Economic and Social Impacts of Counterfeiting and Piracy in Turkey (2011)
This report estimates the magnitude and cost of counterfeiting to Turkey’s economy, including the value of imported, domestically produced, and digitally retrieved counterfeit products.
Counterfeiting and piracy has increased substantially over the last two decades. Counterfeit and pirated products can be found in almost every country in the world, and are an ever increasing challenge to policymakers and legitimate businesses.
In Turkey, counterfeiting and piracy has been recognised as a particularly serious problem. For example, analysis of seizures of counterfeit products at EU borders found that Turkey was one of the top five countries of origin for infringing products, and was the lead country of origin for some product categories, notably foodstuffs. And, as with many other countries, Turkey has seen a rapid increase in digital piracy over the past decade.
A key challenge in ensuring that the appropriate resources and priority is given to combating counterfeiting and piracy is developing good information on the magnitude of counterfeiting and piracy and the scale of its economic and social impacts. Frontier has worked extensively with BASCAP to develop estimates of both the value and impact of counterfeiting and piracy globally and on an individual economy basis. Our analysis has built on the work of the OECD, which identified a number of different categories of impact of counterfeiting and piracy.
BASCAP commissioned Frontier Economics to analyse both the magnitude of counterfeiting and piracy in Turkey alongside the impact that such counterfeiting and piracy has on government and consumers.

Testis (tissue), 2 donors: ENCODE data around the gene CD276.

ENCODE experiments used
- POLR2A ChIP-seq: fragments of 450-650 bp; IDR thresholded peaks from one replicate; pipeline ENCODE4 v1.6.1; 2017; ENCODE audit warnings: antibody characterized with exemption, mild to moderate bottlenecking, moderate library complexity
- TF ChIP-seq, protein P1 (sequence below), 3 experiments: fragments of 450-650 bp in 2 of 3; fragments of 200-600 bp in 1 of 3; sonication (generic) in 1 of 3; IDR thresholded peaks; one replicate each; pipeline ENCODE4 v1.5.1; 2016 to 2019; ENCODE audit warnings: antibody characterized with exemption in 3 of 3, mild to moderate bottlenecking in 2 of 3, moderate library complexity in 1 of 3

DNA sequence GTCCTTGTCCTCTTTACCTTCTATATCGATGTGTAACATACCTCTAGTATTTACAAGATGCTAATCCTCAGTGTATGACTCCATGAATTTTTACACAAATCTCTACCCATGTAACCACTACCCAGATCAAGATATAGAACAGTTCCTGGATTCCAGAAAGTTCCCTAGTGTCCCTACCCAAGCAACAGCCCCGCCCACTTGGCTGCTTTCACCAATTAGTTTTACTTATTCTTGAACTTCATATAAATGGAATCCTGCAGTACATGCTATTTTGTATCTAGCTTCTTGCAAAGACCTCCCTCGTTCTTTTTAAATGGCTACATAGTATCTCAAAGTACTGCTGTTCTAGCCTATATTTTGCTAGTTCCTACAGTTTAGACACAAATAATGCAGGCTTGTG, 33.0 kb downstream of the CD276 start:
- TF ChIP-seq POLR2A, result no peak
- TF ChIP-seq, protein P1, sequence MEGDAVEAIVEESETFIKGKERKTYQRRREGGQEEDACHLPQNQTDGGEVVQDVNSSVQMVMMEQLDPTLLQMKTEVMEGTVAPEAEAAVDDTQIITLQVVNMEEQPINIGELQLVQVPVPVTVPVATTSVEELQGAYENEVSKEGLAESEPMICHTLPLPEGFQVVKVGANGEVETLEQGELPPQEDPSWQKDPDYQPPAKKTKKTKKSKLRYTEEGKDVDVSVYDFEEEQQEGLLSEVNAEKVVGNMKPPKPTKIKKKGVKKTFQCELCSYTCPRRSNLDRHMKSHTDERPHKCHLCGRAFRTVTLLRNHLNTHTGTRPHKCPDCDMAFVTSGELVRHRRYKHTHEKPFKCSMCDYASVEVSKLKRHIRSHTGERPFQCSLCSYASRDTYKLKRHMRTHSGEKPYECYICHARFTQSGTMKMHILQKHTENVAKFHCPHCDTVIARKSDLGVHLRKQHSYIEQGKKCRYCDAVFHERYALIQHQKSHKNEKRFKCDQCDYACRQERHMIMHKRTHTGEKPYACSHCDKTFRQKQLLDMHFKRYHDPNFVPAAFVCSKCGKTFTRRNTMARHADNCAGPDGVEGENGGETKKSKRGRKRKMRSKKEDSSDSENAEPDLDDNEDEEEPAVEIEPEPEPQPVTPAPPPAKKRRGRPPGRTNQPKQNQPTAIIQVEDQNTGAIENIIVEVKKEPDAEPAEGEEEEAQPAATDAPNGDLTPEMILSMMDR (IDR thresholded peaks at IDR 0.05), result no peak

Impact on government receipts and employment in Turkey
The production and consumption of counterfeit and pirated goods does not just harm businesses. It has direct social costs; by diverting consumer spending from the legitimate regulated economy, counterfeiting and piracy reduces government tax revenues and increases welfare spending, destroys legitimate jobs and exposes consumers to dangerous and unregulated products. We also examined these impacts in this study.
With respect to lost tax revenues and higher spending, we examined the impact of counterfeiting in detail on a number of sectors of the economy and extrapolated the findings for the sectors to provide an indicative estimate of the economy-wide impacts of counterfeiting and piracy. At an economy level, the results of the analysis show that counterfeiting and piracy:
- Results in direct losses to the government of $2.4 billion; and
- Results in the destruction of 135,000 jobs, with over 60,000 people estimated to be unable to find re-employment.
Wider economic impacts
The analysis also considered the potential costs arising from consumers being exposed to such dangerous unregulated products. Unfortunately, every year a number of consumers die as a result of their consumption of counterfeit products. Particular causes for concern relate to fake drugs and counterfeit alcohol and food and beverage products. Using data on the value of life and the value of disability free life, we find that the potential costs to consumers in Turkey in terms of death and injury could be as much as $340 million per year, not including the costs of the health services required to care for those requiring treatment following exposure to unsafe counterfeit products.
Finally, drawing on work commissioned by Yassed, we find that even small improvements in IPR protection could lead to substantial increases in FDI with positive knock on effects on exports, employment and national income.